Monthly Notices of the Royal Astronomical Society

Monthly Notices of the Royal Astronomical Society (MNRAS) is one of the world s leading scientific journals in astronomy and astrophysics. It has been in continuous existence since 1827 and publishes peer-reviewed letters and papers reporting original research in relevant fields. Despite the name, the journal is no longer monthly nor does it carry the notices of the Royal Astronomical Society. The first issue of MNRAS was published on 9 February 1827 as Monthly Notices of the Astronomical Society of London and it has been in continuous publication ever since. It took its current name from the second volume, after the Astronomical Society of London became the Royal Astronomical Society (RAS). Until 1960 it carried the monthly notices of the RAS, at which time these were transferred to the newly-established Quarterly Journal of the Royal Astronomical Society (1960–1996) and then to its successor journal Astronomy & Geophysics (since 1997). Until 1965, MNRAS was published in-house by the RAS; since then, it has been published by Blackwell Scientific Publications (later Wiley-Blackwell) on behalf of the RAS. As well, the journal is no longer monthly, with thirty-six issues a year

Publisher
Wiley-Blackwell (publisher) Wiley-Blackwell for the Royal Astronomical Society
Country
United Kingdom
History
1827–present
Impact factor
5.185 (5.185)
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A giant stellar void in the Milky Way

A major revision is required in our understanding of our Milky Way Galaxy according to an international team led by Prof Noriyuki Matsunaga of the University of Tokyo. The Japanese, South African and Italian astronomers find ...

dateAug 01, 2016 in Astronomy
shares1648 comments 28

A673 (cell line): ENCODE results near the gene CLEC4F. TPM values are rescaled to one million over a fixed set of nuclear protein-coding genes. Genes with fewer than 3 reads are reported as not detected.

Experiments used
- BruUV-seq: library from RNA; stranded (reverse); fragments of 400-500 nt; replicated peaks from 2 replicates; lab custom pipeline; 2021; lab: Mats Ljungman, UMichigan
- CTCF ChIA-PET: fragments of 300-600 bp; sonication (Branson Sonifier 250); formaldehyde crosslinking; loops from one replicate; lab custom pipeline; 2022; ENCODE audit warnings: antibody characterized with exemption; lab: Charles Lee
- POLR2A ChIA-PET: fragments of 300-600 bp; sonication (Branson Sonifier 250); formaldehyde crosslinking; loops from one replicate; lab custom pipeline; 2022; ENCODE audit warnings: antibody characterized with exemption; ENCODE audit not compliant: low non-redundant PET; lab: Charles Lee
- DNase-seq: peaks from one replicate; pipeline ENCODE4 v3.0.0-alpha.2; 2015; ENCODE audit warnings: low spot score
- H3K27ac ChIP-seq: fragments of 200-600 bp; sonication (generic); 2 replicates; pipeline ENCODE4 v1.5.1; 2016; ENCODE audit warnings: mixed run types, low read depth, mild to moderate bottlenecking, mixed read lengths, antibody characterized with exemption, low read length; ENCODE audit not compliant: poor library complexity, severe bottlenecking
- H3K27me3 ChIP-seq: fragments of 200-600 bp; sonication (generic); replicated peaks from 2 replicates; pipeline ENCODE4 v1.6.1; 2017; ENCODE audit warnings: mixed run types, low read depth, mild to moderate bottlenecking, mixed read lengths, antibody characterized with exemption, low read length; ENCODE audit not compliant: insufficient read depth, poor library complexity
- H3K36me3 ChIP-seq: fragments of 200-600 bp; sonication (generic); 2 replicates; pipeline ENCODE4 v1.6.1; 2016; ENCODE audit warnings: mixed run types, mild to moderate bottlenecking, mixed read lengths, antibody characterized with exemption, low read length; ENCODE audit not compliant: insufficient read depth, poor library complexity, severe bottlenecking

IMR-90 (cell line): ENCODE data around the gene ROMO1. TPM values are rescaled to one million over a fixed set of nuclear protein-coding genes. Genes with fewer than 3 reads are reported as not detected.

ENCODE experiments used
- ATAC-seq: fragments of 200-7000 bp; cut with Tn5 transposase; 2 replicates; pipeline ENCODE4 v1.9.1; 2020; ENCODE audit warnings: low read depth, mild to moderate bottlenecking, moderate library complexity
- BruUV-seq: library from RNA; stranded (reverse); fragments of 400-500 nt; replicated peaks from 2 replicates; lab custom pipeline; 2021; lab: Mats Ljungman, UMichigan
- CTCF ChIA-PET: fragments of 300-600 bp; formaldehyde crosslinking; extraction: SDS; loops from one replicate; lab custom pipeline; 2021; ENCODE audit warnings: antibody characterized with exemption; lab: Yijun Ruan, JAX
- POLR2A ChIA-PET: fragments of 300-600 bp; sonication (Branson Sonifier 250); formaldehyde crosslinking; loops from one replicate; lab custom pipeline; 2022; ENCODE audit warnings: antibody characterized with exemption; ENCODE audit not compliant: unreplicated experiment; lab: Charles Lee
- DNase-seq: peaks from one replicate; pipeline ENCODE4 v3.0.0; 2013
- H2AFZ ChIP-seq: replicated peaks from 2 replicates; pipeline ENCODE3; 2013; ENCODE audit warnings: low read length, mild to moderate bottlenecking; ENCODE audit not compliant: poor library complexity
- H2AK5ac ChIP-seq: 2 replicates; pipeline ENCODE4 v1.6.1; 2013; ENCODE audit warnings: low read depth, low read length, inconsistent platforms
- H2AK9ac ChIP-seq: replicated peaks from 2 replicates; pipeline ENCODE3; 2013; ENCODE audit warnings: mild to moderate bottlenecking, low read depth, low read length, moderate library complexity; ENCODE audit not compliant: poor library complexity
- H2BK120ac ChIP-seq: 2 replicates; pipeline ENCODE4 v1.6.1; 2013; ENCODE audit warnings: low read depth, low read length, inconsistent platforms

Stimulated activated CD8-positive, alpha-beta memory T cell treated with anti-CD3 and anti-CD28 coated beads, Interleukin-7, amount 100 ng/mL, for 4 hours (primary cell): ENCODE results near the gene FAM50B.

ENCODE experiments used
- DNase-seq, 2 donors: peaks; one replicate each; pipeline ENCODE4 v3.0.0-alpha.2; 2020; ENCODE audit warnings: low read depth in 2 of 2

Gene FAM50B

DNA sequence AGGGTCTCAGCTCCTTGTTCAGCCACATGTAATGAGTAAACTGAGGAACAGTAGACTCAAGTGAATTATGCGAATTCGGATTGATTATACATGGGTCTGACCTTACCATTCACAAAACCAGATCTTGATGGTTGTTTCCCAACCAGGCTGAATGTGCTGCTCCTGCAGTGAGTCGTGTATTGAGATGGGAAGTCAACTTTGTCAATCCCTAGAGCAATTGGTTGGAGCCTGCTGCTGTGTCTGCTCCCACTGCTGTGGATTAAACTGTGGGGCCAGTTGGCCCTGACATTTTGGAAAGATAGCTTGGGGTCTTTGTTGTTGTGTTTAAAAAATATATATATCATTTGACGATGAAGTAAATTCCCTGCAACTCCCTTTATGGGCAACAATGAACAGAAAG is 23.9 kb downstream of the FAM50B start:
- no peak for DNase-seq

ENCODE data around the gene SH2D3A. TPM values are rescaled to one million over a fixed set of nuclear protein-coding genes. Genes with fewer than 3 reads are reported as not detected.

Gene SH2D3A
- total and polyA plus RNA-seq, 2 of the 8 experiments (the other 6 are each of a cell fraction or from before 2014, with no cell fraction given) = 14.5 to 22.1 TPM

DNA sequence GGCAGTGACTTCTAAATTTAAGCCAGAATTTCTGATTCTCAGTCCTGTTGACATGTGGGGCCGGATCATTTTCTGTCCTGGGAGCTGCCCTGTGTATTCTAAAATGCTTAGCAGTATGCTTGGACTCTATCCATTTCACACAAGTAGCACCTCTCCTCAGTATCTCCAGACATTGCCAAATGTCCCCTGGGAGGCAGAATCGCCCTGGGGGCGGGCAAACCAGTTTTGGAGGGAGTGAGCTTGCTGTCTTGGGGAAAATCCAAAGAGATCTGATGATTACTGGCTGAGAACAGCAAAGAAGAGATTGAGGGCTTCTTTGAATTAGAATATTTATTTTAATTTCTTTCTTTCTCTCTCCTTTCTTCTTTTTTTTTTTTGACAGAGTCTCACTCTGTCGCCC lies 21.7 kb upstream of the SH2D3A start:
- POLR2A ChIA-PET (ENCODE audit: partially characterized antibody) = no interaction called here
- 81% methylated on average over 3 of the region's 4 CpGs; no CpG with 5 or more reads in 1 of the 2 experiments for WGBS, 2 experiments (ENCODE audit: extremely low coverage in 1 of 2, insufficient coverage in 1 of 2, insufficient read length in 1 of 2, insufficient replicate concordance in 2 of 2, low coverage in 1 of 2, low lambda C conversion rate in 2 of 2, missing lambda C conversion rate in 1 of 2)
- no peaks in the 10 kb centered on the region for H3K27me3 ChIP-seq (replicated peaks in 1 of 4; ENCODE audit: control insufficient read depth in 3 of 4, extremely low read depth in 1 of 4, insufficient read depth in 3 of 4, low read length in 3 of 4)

Black hole makes material wobble around it

The European Space Agency's orbiting X-ray observatory, XMM-Newton, has proved the existence of a "gravitational vortex" around a black hole. The discovery, aided by NASA's Nuclear Spectroscopic Telescope Array (NuSTAR) mission, ...

dateJul 12, 2016 in Astronomy
shares1881 comments 37

Mysterious star stirs controversy

Mysterious light on a distant star could be a sign of alien civilisation, some astronomers have claimed, stirring controversy among their peers. Not so fast, said NASA.

dateOct 20, 2015 in Astronomy
shares2231 comments 72

A dark matter bridge in our cosmic neighborhood

By using the best available data to monitor galactic traffic in our neighborhood, Noam Libeskind from the Leibniz Institute for Astrophysics Potsdam (AIP) and his collaborators have built a detailed map of how nearby galaxies ...

dateJul 14, 2015 in Astronomy
shares6879 comments 272

The minimum mass of a proto-solar system disk

Astronomers estimate that at the time the Solar system formed, its proto-planetary disk contained the equivalent of about twenty Jupiter-masses of gas and dust. This so-called "minimum mass solar nebula (MMSN)" is derived ...

dateOct 19, 2015 in Astronomy
shares906 comments 1